The magnetic field emanating from the left-hand thread has strength B0 where it crosses the left-hand tube and strength rB0/2R where it crosses the right-hand thread. We can make that same statement about the field emanating from the right-hand thread by simply exchanging left and right in that first statement. Through their fields the two threads exert upon each other forces that are equal and oppositely directed along the x-axis; thus, the threads, vis-a-vis each other, exert no net force and no torque upon the system.

    The electric current flowing in the left-hand tube interacts with the left-hand thread’s field and produces a torque IB0r turning counterclockwise. The current flowing in the right-hand tube exerts a force IB=IB0r/2R in the negative y-direction (down) and, thus, a torque IB0r turning clockwise. So the two torques counterbalance each other, but we have a net force IB0r/2R exerted in the negative y-direction. The same analysis applies to the electric current in the tubes acting on the magnetic field emanating from the right-hand thread. In that case we also get no net torque, but we have a net force IB0r/2R pushing the left-hand tube in the positive y-direction (up). We thus get no net force acting on the system, but we get a net torque of IB0r turning the system clockwise about its central axis (the z-axis of our coordinate grid).

    The magnetic field generated by the current flowing in the left-hand tube points in the positive y-direction (up) where it crosses the right-hand tube. The current flowing in the right-hand tube thus exerts a force in the positive x-direction (to the right). The magnetic poles on the right-hand thread exert a force in the negative y-direction, which corresponds to a clockwise torque about the system’s central axis. The magnetic field generated by the current flowing in the right-hand tube also points in the positive y-direction where it crosses the left-hand tube. The current flowing in the left-hand tube thus exerts a force in the negative x-direction, thereby counterbalancing the force exerted on the right-hand tube. The magnetic poles on the left-hand thread exert a force in the positive y-direction, which corresponds to a clockwise torque about the system’s central axis. So the interaction between the poles and the electric current produces a net clockwise torque about the system’s z-axis.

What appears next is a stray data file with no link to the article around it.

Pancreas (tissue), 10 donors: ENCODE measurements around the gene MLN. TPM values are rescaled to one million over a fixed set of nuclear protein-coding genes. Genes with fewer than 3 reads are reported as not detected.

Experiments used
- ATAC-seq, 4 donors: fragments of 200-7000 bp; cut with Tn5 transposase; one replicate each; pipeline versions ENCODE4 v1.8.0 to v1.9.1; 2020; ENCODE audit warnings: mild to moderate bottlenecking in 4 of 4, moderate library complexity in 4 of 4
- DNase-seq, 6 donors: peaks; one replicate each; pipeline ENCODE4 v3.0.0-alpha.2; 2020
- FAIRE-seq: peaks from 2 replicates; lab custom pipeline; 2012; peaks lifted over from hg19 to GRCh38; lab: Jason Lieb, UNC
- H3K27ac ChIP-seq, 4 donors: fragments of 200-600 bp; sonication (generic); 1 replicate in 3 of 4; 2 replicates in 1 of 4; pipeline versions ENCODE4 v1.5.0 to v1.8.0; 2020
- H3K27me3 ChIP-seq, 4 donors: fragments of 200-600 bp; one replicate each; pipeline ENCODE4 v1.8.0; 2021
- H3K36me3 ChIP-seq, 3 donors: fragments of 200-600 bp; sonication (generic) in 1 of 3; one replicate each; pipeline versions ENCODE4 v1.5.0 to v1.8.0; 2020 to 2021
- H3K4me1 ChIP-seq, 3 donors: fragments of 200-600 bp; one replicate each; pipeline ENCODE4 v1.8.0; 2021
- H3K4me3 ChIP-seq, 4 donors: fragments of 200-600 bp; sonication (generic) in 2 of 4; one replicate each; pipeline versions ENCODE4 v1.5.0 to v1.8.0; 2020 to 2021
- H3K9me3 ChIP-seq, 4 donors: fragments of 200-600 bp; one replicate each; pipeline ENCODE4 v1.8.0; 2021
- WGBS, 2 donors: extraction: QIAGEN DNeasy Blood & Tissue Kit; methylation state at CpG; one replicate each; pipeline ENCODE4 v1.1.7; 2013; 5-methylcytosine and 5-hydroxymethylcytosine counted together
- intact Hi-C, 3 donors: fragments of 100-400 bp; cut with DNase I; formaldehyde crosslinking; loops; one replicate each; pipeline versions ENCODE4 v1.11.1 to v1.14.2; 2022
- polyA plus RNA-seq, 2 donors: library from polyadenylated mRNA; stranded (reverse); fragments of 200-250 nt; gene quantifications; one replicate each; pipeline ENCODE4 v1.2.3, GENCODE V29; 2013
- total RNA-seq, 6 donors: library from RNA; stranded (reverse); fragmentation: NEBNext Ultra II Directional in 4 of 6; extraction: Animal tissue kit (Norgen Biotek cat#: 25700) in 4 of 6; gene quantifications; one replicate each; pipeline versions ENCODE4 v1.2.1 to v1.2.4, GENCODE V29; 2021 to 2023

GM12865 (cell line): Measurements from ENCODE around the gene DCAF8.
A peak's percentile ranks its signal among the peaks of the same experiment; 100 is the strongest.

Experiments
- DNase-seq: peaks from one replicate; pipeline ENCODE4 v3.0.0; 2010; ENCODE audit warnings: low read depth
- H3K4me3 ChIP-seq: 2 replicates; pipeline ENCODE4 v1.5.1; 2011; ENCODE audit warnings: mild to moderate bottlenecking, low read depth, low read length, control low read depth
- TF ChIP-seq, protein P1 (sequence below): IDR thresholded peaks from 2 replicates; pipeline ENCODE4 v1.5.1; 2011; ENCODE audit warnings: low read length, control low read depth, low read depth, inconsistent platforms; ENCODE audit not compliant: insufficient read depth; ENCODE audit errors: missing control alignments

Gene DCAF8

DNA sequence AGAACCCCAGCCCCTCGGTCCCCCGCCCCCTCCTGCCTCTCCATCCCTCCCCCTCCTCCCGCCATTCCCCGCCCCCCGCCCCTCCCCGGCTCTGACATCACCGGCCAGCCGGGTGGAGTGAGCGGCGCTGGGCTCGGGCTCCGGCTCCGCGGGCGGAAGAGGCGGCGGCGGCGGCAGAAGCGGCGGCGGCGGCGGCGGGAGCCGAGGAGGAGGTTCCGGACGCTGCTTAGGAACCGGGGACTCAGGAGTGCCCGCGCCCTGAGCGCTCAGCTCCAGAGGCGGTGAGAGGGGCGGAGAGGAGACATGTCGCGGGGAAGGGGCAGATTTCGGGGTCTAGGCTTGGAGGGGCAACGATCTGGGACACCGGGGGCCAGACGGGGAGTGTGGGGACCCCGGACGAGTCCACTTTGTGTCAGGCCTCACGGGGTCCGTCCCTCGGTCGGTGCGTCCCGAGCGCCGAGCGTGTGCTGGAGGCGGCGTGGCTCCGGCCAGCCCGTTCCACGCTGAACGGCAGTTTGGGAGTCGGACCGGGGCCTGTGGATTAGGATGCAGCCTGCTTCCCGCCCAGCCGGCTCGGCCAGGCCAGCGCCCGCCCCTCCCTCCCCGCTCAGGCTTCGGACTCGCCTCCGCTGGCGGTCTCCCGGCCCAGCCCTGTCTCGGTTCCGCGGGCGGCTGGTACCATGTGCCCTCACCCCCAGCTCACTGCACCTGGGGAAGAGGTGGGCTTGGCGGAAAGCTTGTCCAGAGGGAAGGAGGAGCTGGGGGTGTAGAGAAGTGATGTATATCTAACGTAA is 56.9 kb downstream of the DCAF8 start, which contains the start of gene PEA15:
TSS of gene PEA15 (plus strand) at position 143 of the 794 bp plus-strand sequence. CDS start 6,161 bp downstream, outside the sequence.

If we add up all of the interactions within the system, we get no net force (in conformity with the conservation of linear momentum theorem) and a net clockwise torque (in conflict with the conservation of angular momentum theorem). We have deduced the theorem pertaining to conservation of angular momentum from the basic facts about the existence of the Universe, so we need strongly compelling reason to abandon that theorem or to modify it. Therefore, we infer that either electric or magnetic monopoles cannot exist. We know that electric monopoles exist, so we infer that magnetic monopoles cannot – and do not – exist. Q.E.D.